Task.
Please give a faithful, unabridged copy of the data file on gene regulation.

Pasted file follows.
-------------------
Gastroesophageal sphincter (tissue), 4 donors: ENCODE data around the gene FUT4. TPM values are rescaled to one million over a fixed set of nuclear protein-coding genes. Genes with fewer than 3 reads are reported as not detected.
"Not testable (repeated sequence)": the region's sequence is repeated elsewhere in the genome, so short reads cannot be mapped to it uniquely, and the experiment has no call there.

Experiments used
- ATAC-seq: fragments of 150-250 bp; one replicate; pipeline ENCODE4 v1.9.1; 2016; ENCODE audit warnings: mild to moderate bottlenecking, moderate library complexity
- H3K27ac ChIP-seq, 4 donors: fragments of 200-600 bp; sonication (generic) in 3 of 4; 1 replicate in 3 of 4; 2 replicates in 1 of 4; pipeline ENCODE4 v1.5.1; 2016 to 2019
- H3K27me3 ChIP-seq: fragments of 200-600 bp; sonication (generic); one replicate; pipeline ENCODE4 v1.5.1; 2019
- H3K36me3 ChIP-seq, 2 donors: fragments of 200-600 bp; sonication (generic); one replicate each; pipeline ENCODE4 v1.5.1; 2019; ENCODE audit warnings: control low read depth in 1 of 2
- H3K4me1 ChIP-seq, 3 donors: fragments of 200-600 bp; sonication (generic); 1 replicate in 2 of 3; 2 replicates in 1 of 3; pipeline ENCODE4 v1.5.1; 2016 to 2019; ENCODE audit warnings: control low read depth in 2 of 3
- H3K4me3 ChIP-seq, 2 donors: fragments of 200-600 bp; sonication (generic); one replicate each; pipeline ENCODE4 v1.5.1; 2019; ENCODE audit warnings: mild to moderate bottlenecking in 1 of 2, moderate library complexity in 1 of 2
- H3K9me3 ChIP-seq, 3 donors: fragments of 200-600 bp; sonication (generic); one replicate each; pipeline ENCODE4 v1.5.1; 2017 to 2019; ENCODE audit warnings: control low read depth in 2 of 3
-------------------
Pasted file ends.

Gastroesophageal sphincter (tissue), 4 donors: ENCODE data around the gene FUT4. TPM values are rescaled to one million over a fixed set of nuclear protein-coding genes. Genes with fewer than 3 reads are reported as not detected.
"Not testable (repeated sequence)": the region's sequence is repeated elsewhere in the genome, so short reads cannot be mapped to it uniquely, and the experiment has no call there.

Experiments used
- ATAC-seq: fragments of 150-250 bp; one replicate; pipeline ENCODE4 v1.9.1; 2016; ENCODE audit warnings: mild to moderate bottlenecking, moderate library complexity
- H3K27ac ChIP-seq, 4 donors: fragments of 200-600 bp; sonication (generic) in 3 of 4; 1 replicate in 3 of 4; 2 replicates in 1 of 4; pipeline ENCODE4 v1.5.1; 2016 to 2019
- H3K27me3 ChIP-seq: fragments of 200-600 bp; sonication (generic); one replicate; pipeline ENCODE4 v1.5.1; 2019
- H3K36me3 ChIP-seq, 2 donors: fragments of 200-600 bp; sonication (generic); one replicate each; pipeline ENCODE4 v1.5.1; 2019; ENCODE audit warnings: control low read depth in 1 of 2
- H3K4me1 ChIP-seq, 3 donors: fragments of 200-600 bp; sonication (generic); 1 replicate in 2 of 3; 2 replicates in 1 of 3; pipeline ENCODE4 v1.5.1; 2016 to 2019; ENCODE audit warnings: control low read depth in 2 of 3
- H3K4me3 ChIP-seq, 2 donors: fragments of 200-600 bp; sonication (generic); one replicate each; pipeline ENCODE4 v1.5.1; 2019; ENCODE audit warnings: mild to moderate bottlenecking in 1 of 2, moderate library complexity in 1 of 2
- H3K9me3 ChIP-seq, 3 donors: fragments of 200-600 bp; sonication (generic); one replicate each; pipeline ENCODE4 v1.5.1; 2017 to 2019; ENCODE audit warnings: control low read depth in 2 of 3